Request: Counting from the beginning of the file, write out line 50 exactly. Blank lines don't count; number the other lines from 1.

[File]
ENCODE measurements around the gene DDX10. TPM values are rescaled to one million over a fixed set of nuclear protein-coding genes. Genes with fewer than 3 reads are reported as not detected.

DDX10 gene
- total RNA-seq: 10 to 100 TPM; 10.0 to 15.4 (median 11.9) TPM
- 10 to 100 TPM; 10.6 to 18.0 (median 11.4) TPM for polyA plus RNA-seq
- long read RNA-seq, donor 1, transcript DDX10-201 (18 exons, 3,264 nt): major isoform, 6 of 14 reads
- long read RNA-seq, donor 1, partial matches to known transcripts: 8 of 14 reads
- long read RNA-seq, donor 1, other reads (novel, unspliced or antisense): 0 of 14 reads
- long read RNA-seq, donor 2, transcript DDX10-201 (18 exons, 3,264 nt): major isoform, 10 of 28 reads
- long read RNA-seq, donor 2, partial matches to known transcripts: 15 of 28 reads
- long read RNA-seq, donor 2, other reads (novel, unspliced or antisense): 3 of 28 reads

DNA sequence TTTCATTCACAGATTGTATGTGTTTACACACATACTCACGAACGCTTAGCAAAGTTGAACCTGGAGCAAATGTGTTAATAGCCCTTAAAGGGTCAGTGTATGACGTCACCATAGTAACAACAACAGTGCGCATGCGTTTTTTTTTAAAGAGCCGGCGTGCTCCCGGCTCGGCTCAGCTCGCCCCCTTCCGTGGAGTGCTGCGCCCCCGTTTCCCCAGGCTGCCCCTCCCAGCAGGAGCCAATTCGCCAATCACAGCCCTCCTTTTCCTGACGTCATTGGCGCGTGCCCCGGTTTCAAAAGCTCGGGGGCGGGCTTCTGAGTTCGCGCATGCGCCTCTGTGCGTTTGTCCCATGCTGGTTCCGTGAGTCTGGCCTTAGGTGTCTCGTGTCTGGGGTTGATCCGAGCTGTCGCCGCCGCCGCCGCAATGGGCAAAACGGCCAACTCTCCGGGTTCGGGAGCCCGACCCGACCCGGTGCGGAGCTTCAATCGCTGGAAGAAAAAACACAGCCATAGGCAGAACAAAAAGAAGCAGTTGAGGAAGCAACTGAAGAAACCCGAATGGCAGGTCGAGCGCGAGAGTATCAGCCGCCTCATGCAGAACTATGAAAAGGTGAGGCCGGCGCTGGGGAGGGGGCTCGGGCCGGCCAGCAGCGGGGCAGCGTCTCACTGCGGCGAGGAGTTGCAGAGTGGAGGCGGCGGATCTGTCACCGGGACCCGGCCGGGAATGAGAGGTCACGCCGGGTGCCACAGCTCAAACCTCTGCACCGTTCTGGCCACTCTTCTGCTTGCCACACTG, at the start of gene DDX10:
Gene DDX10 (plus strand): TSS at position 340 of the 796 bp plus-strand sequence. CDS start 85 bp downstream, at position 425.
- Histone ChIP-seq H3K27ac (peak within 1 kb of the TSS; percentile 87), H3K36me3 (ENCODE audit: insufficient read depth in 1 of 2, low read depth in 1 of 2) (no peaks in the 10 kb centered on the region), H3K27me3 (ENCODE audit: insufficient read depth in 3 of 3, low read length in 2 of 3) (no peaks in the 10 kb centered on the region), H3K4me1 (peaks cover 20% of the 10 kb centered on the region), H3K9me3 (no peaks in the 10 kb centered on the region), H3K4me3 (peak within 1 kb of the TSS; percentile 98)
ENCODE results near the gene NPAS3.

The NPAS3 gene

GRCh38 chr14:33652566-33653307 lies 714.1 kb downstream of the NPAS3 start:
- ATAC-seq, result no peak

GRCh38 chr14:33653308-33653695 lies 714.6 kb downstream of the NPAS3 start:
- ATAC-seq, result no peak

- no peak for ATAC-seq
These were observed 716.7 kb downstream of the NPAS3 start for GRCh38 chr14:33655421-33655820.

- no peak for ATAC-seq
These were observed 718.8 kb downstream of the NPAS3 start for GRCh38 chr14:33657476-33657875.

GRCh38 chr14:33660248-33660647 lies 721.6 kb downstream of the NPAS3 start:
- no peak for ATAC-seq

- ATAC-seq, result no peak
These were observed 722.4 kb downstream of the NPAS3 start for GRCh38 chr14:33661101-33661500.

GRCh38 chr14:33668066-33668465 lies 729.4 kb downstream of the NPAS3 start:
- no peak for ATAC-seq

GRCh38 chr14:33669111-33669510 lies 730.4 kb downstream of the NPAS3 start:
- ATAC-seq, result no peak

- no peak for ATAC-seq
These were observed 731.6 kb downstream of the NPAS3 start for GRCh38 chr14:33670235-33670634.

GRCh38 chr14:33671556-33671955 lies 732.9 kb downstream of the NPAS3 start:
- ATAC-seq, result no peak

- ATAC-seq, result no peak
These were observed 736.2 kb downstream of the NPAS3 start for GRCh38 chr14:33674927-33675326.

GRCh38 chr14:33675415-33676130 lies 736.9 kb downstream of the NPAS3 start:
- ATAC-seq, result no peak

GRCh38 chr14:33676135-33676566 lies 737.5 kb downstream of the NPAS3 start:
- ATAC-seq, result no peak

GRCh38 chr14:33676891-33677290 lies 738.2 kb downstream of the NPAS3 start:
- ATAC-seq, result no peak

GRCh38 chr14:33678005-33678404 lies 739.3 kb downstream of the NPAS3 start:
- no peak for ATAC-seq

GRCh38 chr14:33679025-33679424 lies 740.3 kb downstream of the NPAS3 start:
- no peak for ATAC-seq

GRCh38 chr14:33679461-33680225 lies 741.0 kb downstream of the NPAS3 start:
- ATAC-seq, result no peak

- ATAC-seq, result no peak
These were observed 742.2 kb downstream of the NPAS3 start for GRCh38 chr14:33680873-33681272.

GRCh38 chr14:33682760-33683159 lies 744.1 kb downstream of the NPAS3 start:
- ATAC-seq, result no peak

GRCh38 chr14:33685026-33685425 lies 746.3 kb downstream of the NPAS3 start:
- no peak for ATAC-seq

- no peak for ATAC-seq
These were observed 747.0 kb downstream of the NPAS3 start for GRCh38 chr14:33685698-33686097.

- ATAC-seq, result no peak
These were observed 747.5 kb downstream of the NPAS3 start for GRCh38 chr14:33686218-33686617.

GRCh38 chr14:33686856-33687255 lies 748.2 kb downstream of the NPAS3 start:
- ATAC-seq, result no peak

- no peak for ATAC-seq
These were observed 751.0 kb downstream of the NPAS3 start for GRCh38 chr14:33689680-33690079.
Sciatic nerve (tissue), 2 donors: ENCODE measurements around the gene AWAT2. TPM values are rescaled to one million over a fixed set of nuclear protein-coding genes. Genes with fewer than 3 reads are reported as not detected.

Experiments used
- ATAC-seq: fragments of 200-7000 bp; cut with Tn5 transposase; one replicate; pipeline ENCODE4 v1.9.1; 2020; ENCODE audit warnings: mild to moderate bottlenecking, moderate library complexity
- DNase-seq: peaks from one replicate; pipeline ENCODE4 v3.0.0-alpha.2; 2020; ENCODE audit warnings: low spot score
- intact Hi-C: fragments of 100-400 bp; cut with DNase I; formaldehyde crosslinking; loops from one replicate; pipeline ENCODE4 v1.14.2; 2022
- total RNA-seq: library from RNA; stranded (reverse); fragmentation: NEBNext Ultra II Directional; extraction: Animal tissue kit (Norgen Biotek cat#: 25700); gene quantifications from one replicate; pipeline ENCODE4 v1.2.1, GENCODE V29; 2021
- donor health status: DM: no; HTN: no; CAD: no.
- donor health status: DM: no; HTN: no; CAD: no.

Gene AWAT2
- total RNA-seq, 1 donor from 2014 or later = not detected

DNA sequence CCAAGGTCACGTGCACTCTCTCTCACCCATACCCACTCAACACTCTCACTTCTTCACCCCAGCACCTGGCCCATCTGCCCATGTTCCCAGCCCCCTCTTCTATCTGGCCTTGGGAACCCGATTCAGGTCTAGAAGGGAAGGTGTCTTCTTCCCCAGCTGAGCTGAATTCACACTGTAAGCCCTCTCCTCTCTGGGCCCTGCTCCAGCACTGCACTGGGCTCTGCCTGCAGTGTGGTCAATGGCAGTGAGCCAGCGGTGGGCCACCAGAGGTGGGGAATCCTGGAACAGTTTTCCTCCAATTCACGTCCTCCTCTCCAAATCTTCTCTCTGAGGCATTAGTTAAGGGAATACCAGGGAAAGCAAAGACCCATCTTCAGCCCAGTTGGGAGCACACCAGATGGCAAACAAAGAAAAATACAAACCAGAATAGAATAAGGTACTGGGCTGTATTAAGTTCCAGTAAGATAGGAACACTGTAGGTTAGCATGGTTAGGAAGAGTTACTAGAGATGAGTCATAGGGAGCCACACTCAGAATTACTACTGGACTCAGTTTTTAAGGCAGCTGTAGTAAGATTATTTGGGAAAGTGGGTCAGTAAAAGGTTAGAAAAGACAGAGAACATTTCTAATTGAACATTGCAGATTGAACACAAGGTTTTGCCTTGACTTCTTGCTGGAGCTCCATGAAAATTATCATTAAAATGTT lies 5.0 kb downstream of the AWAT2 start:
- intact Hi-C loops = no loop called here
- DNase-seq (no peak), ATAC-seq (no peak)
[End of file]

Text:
- ATAC-seq, result no peak